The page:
"Human Error" is different, as it is Seven actively exploring social life and romance.  She's reached a point in the series where her personal growth is an inward journey rather than something she's struggling against, which is where it began in the fourth season.  Where The Doctor from the day he was first activated was complaining about his limitations, Seven complained about her newfound possibilities, so that where The Doctor always found room for growth and welcomed it, sometimes with too much enthusiasm, Seven always struggled.  Hers was an internal experience.  Seven was always an introvert, The Doctor an extrovert.  Perception of Seven usually begins and ends with her physical attributes, and yet she was never treated as a mere object of sexual desire.  She was the perfect embodiment of Gene Roddenberry's two greatest interests, humanity and sexuality.  Fans might have soured on sexuality as a defining feature in Star Trek, but humanity remained, and remains, its truest, deepest focus, and Seven was an ideal instrument to explore it.

Putting all that together, Seven's experiments in the holodeck are more akin to Data yearning to be more human, and yet his mechanics constantly getting in the way.  Often when he'd attempt a breakthrough it'd backfire with unexpected consequences.  While Seven's daydreaming in "Human Error" isn't nearly as literal as Data's in "Phantasms," it also feels more organic, and all the more troubling that a creature of habit has allowed her usual extreme professionalism to be compromised.

All of which is to say, "Human Error" is about as important a Seven episode as there ever was, and it speaks to a lot of franchise lore and experience.  It's a classic.

criteria analysis:
  • franchise - A deceptively key holodeck experience.
  • series - The episodic/serialized nature of Voyager can be unlocked by an experience like this.
  • character - Seven's journey of discovery reaches a climax.
  • essential - It's the point where she finally rediscovers her humanity.
notable guest-stars:
Manu Intiraymi (Icheb)

Thursday, February 8, 2018

Voyager 7x17 "Workforce, Part 2"

rating: ***

the story: The crew struggles to free itself from an alien world that has attempted to draft everyone into its, well, workforce.

what it's all about: The first half of "Workforce" evoked Next Generation's "Conundrum," the classic where Picard's crew's memory is wiped by an alien attempting to draft it into a war.  The second half is reminiscent of another, "Frame of Mind," where Riker's mental state is questioned so that his mission is derailed.  It's all about how exactly the crew breaks free from various efforts to keep them part of the workforce.  Mostly, it's would-be hero Chakotay being sidelined by the aliens' efforts to thwart him.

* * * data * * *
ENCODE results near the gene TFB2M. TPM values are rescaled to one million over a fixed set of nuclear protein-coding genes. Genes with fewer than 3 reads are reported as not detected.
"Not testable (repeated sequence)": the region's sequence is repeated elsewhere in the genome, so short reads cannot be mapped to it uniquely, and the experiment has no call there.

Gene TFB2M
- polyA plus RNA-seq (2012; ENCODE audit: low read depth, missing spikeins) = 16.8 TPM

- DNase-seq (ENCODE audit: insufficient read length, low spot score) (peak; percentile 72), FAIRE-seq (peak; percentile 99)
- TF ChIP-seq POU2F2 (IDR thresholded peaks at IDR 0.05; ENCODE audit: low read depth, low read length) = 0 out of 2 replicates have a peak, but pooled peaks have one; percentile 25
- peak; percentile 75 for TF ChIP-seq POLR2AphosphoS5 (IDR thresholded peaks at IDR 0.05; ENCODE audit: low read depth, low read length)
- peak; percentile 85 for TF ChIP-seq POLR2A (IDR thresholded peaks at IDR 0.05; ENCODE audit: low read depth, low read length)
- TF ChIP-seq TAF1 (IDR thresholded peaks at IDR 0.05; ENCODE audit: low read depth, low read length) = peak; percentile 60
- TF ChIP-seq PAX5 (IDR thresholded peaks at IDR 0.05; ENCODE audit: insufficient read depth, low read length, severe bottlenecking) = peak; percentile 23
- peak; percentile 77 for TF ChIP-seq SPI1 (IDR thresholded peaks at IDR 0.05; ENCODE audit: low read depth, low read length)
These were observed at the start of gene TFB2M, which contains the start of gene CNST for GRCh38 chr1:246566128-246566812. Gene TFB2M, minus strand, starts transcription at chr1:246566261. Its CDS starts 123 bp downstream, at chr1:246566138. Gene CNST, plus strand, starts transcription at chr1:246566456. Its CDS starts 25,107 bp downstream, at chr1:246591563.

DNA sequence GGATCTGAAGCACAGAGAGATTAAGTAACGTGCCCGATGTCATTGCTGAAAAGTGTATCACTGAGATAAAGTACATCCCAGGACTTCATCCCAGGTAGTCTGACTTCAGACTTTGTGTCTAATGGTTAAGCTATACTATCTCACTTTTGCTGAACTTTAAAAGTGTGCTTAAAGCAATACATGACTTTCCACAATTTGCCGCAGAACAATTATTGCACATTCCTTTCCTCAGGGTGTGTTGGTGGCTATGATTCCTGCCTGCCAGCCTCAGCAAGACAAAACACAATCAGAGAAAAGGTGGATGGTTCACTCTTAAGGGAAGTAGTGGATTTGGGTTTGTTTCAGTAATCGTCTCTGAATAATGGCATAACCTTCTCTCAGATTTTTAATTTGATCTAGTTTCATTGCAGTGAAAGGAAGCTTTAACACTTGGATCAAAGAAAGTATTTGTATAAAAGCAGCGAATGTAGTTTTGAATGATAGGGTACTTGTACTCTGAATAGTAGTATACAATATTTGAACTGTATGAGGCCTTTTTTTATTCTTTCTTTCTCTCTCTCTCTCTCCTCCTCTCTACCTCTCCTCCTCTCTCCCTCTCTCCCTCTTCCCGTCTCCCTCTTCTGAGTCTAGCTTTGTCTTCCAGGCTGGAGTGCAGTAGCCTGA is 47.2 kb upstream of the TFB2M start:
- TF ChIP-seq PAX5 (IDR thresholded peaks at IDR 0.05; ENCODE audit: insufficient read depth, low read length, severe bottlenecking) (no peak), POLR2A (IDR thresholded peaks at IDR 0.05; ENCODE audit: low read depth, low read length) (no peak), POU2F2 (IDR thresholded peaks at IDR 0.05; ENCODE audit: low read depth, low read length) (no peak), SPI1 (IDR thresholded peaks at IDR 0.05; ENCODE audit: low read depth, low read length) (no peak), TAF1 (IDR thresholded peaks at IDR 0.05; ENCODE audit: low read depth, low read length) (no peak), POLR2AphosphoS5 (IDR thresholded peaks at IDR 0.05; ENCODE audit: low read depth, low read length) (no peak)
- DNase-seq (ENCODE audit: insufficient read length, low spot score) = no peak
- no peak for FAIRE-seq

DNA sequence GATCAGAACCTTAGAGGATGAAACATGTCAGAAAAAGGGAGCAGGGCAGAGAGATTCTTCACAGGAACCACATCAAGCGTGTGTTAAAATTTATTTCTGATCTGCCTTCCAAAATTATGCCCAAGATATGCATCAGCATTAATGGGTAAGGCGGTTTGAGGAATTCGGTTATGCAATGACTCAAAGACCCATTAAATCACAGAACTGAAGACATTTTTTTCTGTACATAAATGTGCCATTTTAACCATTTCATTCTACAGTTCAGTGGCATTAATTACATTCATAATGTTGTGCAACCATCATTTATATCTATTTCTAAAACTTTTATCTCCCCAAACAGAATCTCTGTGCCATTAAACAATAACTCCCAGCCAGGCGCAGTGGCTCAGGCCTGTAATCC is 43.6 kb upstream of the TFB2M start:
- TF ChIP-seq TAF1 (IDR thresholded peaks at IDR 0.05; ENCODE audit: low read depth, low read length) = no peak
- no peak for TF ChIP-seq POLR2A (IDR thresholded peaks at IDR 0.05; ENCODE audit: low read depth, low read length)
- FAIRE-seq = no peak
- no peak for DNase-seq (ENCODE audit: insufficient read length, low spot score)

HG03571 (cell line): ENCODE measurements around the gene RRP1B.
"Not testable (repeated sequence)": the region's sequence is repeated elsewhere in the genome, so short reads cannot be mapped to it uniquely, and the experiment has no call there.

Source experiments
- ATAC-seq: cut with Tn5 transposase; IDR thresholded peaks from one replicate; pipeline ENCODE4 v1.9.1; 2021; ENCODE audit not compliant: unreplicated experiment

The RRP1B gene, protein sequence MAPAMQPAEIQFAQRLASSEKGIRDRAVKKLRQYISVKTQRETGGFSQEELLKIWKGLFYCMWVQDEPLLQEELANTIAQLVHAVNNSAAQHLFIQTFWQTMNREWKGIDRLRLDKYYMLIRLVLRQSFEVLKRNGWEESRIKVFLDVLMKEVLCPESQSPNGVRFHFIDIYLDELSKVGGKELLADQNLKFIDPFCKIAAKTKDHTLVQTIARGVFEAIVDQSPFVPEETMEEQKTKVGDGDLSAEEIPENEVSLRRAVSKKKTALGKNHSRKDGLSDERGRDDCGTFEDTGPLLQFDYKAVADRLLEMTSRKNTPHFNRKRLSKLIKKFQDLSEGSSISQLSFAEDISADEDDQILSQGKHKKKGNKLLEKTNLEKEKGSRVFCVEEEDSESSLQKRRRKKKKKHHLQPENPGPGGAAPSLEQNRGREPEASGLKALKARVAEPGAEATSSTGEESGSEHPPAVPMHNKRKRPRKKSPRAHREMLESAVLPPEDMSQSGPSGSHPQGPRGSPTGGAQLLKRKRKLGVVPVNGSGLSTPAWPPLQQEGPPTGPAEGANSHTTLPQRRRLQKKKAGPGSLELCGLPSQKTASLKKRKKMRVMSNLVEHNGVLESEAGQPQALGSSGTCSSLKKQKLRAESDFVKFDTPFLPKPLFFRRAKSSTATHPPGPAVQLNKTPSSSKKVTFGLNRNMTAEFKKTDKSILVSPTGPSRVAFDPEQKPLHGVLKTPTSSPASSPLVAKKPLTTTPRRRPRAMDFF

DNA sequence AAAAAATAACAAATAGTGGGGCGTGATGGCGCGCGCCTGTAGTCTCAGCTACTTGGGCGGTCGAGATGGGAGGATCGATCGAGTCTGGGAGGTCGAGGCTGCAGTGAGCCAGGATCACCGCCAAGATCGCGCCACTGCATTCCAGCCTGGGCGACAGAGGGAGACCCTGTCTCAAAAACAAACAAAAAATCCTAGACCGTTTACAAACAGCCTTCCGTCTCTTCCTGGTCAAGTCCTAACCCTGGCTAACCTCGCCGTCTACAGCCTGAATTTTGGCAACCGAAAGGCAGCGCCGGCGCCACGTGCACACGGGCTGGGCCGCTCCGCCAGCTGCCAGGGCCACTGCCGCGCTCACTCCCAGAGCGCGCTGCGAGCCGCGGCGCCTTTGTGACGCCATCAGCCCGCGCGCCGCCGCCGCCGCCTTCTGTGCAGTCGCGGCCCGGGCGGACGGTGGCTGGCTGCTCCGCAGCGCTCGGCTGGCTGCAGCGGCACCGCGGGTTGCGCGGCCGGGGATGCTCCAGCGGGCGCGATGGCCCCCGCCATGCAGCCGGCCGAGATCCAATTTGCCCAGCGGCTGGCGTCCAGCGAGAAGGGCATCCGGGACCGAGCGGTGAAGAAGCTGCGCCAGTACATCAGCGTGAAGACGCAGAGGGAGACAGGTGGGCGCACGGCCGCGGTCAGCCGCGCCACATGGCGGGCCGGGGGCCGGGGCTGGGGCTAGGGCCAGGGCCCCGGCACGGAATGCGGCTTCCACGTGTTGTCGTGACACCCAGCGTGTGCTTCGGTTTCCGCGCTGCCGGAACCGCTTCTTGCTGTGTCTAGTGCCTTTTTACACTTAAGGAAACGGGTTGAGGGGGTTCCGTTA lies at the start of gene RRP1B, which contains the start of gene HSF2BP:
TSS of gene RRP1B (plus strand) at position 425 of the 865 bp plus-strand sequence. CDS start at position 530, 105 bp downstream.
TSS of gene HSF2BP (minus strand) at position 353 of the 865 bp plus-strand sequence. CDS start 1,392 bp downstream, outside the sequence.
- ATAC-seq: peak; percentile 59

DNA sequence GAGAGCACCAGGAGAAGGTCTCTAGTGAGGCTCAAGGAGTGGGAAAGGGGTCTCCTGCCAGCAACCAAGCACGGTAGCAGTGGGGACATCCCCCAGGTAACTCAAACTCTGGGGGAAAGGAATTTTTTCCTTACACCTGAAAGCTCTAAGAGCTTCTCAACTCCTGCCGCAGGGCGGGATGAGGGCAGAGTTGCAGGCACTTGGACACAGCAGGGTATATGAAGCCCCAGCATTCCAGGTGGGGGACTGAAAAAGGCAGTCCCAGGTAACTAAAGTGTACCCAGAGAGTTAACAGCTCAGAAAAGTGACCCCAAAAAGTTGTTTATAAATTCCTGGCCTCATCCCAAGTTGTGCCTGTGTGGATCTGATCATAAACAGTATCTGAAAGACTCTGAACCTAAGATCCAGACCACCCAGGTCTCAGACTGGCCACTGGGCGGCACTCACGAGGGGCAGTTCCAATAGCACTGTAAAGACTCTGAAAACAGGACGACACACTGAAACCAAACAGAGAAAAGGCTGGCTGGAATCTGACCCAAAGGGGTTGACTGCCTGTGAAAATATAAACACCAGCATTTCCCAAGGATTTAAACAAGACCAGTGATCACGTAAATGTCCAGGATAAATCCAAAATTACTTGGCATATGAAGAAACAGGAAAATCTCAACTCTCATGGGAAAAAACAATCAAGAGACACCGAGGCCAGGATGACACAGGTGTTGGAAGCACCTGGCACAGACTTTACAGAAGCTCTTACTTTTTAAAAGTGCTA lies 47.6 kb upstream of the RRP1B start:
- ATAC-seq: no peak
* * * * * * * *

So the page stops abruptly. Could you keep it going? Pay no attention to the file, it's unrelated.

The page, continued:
The funny thing that happens along the way is that the aliens actually take over much of the narrative in this second half, between the ones helping the crew, the ones investigating things, and the ones trying to keep things running as they have been.  Since these are aliens we'll never see again, it dampens some of the impact of the story, as does the possibility of one last great Janeway/Chakotay story, which seemed to have been set up but never happens, much like their relationship in the rest of the series.  Well, maybe the producers were worried about confusing Chakotay's future prospects with Seven.

criteria analysis:
  • franchise - Reminiscent of "Frame of Mind."
  • series - Draws on the possibilities of Voyager's premise.
  • character - Seven ends up the one driving the conclusion.
  • essential - Despite a solid conclusion, it also makes clear what might have been done differently.
notable guest-stars:
James Read
Jay Harrington

Voyager 7x16 "Workforce, Part 1"

rating: ***

the story: The crew has been pressed into service on an alien world, with their memories wiped.

what it's all about: I actually just realized that "Workforce" is kind of like Next Generation's "Conundrum," a classic where an alien wipes the memories of Picard's crew in order to engineer a diabolical plot against his enemies.  "Workhorse" has a far less negative plot, but the mechanics are similar.  Most of the characters are given a chance to exist free of their usual duties, so that the viewer is able to discover them anew.  Unlike "Conundrum," there isn't a radical departure in relationships or behaviors, which is another way to distinguish them.